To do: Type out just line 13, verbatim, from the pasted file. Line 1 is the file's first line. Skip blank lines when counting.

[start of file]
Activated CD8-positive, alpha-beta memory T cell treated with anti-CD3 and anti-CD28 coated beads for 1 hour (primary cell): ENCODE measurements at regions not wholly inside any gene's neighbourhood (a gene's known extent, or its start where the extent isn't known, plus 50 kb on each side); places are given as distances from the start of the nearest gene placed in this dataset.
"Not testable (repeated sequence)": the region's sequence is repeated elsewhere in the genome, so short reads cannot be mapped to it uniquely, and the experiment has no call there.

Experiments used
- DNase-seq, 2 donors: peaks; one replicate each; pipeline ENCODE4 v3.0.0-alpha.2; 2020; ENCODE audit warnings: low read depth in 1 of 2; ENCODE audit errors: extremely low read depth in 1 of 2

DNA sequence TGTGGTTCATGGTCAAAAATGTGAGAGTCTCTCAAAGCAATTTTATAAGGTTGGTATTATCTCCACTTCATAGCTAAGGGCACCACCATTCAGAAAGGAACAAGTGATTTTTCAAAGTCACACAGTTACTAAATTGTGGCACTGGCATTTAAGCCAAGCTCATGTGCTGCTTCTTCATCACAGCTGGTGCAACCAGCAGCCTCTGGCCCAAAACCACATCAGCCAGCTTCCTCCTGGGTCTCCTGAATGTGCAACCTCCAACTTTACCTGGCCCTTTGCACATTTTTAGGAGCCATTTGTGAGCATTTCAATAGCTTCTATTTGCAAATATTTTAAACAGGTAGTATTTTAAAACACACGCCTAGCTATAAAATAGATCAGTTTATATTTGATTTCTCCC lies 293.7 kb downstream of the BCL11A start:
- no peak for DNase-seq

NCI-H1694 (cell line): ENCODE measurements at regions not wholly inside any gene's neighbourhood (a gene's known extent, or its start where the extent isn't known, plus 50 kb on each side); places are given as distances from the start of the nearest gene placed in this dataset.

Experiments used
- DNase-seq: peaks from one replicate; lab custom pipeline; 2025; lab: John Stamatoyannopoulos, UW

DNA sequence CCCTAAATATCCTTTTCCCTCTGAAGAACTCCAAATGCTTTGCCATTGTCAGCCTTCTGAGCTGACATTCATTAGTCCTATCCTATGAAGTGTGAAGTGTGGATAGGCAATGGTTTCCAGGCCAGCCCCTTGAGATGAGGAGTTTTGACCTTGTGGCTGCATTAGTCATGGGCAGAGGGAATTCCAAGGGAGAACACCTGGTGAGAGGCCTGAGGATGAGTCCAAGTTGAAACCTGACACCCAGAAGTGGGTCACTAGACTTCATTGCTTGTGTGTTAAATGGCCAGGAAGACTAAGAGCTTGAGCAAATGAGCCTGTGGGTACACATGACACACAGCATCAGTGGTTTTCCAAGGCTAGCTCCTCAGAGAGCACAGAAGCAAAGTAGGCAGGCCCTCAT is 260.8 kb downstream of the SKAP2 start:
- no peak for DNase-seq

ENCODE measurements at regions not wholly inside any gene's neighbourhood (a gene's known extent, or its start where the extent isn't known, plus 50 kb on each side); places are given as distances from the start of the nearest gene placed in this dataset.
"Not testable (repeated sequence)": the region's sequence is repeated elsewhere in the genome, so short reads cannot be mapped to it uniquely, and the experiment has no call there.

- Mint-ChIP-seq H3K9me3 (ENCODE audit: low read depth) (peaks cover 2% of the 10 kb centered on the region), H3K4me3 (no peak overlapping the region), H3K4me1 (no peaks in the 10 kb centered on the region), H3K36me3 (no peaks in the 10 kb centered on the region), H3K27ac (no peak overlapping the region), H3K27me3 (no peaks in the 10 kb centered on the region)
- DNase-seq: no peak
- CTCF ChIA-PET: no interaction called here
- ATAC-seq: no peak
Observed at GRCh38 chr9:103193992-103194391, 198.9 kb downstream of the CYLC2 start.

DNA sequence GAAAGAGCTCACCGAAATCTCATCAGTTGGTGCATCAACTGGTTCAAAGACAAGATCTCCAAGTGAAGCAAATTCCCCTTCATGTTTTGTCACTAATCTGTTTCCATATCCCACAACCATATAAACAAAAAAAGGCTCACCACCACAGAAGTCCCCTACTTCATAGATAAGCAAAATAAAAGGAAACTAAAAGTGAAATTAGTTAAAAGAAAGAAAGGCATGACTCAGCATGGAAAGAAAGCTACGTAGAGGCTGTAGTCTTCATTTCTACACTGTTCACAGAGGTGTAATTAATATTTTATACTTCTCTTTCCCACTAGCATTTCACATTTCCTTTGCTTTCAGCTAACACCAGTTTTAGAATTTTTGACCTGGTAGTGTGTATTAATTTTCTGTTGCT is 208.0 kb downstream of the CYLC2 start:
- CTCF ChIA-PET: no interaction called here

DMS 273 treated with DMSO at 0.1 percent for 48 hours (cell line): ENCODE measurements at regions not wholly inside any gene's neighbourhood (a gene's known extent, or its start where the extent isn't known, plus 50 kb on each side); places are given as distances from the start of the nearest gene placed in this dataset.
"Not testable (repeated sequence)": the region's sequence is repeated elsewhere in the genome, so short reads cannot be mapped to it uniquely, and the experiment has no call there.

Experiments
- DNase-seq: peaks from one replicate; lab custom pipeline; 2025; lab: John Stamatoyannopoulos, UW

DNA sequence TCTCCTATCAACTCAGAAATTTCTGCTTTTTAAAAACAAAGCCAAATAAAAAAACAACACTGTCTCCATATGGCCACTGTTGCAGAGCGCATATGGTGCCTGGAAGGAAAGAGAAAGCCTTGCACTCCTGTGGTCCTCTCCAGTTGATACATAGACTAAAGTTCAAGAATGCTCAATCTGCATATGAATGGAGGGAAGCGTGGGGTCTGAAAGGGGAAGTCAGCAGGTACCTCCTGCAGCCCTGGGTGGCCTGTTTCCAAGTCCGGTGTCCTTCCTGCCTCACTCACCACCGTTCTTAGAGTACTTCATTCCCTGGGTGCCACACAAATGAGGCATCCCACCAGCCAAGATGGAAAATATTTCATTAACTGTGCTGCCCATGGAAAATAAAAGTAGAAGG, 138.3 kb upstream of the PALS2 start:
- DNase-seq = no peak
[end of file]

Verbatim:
"Not testable (repeated sequence)": the region's sequence is repeated elsewhere in the genome, so short reads cannot be mapped to it uniquely, and the experiment has no call there.